RITA'S CANTINA:  As one other cruiser noted, this never seemed to be open.

ENTERTAINMENT.   Never did any of the shows - a first for us. I dunno, too tired from our daily excursions?

CASINO:  Looked nice. A smoker hang-out.  One-cent slots!! Are you kidding me?

CINEMA:  Seemed hard to find. Now I know why - it’s tiny. How tiny? Well, bored on one of the sea days I went to see “Jack the Giant Slayer.” This did crappy in the theaters on land. But at sea, the place was packed, with SRO and a line out the door/curtain. Must’ve been a lot of bored people on board.

BEVERAGES:  I like wine. But, RCL is pretty restrictive about bringing your own wine aboard, so I considered the alcohol package. The P/P was maybe reasonable, but it required both my wife and I to participate, and she drinks very little. I get WHY they would do this (sharing a Seapass), but I also think the staff could be trained to look at the name on the Seapass.  Opportunity lost, IMHO.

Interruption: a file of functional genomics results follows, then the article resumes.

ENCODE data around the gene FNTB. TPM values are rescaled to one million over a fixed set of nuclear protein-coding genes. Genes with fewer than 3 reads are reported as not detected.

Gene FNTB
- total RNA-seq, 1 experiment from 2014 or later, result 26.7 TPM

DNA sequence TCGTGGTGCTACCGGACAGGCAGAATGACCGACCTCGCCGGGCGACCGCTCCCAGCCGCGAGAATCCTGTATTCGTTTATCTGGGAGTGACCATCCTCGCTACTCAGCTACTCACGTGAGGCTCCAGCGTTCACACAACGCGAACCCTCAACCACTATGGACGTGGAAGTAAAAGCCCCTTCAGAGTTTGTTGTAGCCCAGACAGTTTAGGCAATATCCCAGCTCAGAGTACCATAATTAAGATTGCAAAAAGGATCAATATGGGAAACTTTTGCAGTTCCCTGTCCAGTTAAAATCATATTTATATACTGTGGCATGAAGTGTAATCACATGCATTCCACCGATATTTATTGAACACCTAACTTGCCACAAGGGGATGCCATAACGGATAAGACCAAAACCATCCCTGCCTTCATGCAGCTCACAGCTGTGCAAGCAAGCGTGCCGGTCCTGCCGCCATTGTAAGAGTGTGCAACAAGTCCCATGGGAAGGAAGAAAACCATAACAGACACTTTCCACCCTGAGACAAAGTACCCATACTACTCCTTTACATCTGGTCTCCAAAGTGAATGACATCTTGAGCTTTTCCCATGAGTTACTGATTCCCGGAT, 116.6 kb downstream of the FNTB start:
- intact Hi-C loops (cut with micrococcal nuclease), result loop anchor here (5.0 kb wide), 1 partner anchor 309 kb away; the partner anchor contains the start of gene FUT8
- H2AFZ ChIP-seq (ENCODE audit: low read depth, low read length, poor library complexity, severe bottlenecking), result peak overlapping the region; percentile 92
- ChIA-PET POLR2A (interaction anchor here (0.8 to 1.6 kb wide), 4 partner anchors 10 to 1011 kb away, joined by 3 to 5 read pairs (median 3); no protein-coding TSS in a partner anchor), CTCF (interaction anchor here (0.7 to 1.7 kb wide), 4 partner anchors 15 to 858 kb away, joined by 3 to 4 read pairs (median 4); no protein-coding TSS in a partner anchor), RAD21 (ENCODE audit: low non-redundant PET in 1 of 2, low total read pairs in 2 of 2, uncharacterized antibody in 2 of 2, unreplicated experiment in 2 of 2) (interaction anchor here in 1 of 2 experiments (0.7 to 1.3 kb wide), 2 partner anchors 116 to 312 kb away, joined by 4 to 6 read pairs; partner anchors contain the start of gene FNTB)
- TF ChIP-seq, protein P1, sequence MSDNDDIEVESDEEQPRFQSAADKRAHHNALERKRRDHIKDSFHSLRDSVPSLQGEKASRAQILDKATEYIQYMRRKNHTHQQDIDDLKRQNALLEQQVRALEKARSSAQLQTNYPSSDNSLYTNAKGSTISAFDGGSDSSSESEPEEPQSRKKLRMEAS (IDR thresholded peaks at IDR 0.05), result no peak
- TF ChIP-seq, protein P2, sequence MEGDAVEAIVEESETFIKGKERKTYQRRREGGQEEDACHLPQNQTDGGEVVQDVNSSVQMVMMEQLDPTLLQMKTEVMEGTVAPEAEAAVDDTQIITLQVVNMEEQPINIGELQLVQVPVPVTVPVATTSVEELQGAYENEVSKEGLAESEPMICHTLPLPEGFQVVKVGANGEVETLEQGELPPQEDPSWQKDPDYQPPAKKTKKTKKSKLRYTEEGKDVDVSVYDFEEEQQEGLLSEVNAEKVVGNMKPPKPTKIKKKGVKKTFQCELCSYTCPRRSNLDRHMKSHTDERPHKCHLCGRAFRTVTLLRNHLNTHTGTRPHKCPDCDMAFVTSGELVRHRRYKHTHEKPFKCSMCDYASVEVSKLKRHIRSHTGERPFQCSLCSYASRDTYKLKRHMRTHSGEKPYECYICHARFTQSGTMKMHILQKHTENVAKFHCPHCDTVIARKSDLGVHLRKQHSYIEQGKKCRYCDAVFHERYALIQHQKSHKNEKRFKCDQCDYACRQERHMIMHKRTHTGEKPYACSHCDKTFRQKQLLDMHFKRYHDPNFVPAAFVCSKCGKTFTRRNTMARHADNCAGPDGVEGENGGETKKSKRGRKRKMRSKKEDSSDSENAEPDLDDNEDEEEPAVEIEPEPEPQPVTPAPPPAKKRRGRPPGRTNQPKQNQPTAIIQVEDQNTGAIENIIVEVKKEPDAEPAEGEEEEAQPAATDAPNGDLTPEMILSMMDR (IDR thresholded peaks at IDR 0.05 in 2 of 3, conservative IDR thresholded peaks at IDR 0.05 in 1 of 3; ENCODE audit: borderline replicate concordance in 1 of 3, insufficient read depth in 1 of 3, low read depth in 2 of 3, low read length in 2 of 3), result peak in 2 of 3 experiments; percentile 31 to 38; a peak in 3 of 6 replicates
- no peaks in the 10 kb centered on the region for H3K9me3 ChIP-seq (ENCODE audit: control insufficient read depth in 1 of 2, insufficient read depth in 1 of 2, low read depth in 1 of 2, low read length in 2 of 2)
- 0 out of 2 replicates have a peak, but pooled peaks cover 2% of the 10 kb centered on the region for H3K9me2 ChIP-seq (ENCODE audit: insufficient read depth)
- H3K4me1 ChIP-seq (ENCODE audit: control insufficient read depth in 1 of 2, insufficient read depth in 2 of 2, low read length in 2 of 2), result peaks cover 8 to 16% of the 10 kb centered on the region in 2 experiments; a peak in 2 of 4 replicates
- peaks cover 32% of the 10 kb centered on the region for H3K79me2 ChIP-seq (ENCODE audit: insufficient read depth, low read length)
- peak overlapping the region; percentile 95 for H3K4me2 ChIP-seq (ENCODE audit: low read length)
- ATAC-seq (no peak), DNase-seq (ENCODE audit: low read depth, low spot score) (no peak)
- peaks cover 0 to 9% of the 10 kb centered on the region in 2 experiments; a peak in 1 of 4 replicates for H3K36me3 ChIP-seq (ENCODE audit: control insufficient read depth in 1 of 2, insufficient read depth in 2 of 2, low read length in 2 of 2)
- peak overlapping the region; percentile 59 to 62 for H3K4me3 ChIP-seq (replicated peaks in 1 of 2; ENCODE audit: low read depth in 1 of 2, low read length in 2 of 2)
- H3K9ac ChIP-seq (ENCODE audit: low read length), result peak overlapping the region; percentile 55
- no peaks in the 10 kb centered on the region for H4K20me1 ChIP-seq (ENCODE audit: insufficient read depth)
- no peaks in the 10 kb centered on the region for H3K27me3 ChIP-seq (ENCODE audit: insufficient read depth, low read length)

INTERNET:  Billed as wi-fi, I signed up for the minimum package - 38 minutes for $25. Wi-fi? It was like modem speed. It was like sitting in a cab in traffic, watching the meter climb. If you only get 5 emails/day, maybe it was worthwhile. But, you’d need to get off-line immediately after they download, and do all your replies before logging back in, or you were just wasting money.